When Sir Simon Stevens was appointed chief executive of NHS England in the autumn of 2013, HSJ commented – tongue-in-cheek – that he now had the chance to save the NHS for the second time.

Taking our tongue out of cheek, let us now state that he has actually managed to do it on three occasions.

Nobody will ever take Aneurin Bevan’s place as the NHS’s most iconic figure, but there is now a clear runner up.

The first time plain Mr Stevens, as he then was then, ‘saved the NHS’ came in the early 2000s, beginning as highly proactive special adviser to health secretary Alan Milburn, and then to prime minister Tony Blair. During that time – when he effectively ran the NHS from a desk in No10 – the service saw more money and effective reform than at any time in its history.

When the cash crunch came in 2010, the NHS survived because of resilience provided by that money and those reforms.

Sir Simon’s task when he became NHS England chief executive in April 2014 was to rescue the service from the disaster of Lansley reforms, amid ongoing fallout from the financial crash.

This he accomplished with a bravado unsurpassed by any British public servant. He was admittedly aided by the tacit agreement of the coalition to undoing the 2012 Act, but the speed with which he put in place a series of workarounds to effectively neuter the more damaging aspects of the legislation was often breath-taking. The entire service was soon working to a system designed by Sir Simon and which paid little attention to laws passed just a couple of years beforehand.

Part of this rescue package was to win more money for the NHS. This Sir Simon achieved with a brinkmanship which would few in his position would have even contemplated. Time and again, speaking truth to power and publicly setting out what would happen if the service’s requests were denied.

And then came the pandemic. The NHS’s success during its greatest challenge was by no means assured. Politicians, public and the media could have easily turned on the service at a number of points if it had screwed up – letting intensive care become overwhelmed in the first wave for example, or having to cancel urgent cancer operations on a national basis.

The vaccination programme, of course, is the crowning glory and HSJ knows that Sir Simon was planning this long before the first vaccine was even authorised.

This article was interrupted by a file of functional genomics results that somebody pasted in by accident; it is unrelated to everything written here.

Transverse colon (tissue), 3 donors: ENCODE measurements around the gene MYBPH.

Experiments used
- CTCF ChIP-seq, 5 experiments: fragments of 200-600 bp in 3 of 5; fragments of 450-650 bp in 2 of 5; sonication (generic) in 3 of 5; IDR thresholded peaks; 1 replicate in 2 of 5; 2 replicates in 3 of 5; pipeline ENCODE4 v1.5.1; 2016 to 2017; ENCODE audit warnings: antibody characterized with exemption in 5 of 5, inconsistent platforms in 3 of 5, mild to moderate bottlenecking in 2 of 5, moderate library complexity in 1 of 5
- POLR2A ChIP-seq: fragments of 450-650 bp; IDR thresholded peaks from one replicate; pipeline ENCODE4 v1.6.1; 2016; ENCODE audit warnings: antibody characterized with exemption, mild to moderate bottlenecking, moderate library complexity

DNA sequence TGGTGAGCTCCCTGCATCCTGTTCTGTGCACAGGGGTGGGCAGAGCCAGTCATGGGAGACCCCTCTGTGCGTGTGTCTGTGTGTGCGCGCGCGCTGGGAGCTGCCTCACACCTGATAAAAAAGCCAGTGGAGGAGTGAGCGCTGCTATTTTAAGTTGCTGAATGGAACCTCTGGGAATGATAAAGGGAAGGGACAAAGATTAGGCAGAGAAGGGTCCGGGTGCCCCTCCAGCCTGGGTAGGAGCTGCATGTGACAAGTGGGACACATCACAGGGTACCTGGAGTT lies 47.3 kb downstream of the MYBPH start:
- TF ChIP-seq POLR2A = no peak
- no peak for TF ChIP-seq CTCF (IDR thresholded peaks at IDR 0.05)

The covid inquiry – when it arrives – will show a more nuanced picture. But in the heat of the battle Sir Simon kept the service going and, as a result, it rose even higher in the public’s estimation at a time when failure may have – once again — created existential consequences.

But Sir Simon’s time as the NHS England boss has not been without its missteps.

In one sense, his seven year term has not allowed him to do what he was hired for. The greatest strategic health policy thinker of his generation was forced to move from one set of tactical challenges to another.

Indeed, it is harder to think of a more difficult environment in which to drive forward strategic change than one presented by austerity, Brexit and the pandemic. Because of this, we may have not have seen the best of Simon Stevens – though it is also essential to add that no other healthcare leader was better equipped to meet those challenges.

Sir Simon was not always right in his policy priorities. He took too long to realise the seriousness of the NHS’s workforce challenge and has only recently started to ‘get’ the importance of technology in transforming health services.

He, of course, also leaves the NHS with longer elective waiting lists than when he started to tackle them at the turn of the century – although he can hardly be blamed for the circumstances that created this situation.

His running of NHS England varied between the admirably light-touch to the careless. For every five colleagues inspired by working for him, there is one bruised by the wielding of his intellect and desire to control the messages the organisation sent out to various stakeholders.

Sir Simon’s personal style was also one that inspired admiration – sometimes even awe — as well as irritation, and sometimes even rage.

Many of the politicians who worked closely with him openly admit his political skills and nous far surpassed theirs. As did, HSJ will note, his desire, even glee, in engaging it with the most powerful people in the land.

He managed to act like a politician – while also appearing at the same time to be above such sordid business. No wonder he often drove No10 and No11 advisers mad.

Sir Simon changed his mind on a regular basis, but was always able to explain in the most eloquent terms why an apparent change of direction was a logical extension of previous policy.

He could be ruthless – even to friends – but set a spotless example of how to behave as a public servant.

What really counts is the NHS that Sir Simon leaves. It is one which takes mental health, primary care and racial equality more seriously than at any time in its history, which has survived the pandemic much better than many of its international counterparts, is saying goodbye to the wasteful internal market and which the English public believe is the finest thing about the country they live in.

When he joined as NHS England CEO in 2014 its annual spend was £97bn. As he leaves, it is over £150bn. That figure, of course, is swelled by covid funding, but the underlying trend since 2014 is impressive given the times and the £150bn figure is the one to which political opponents and future NHS leaders will hold the government. If nothing else, that is not a bad seven years work.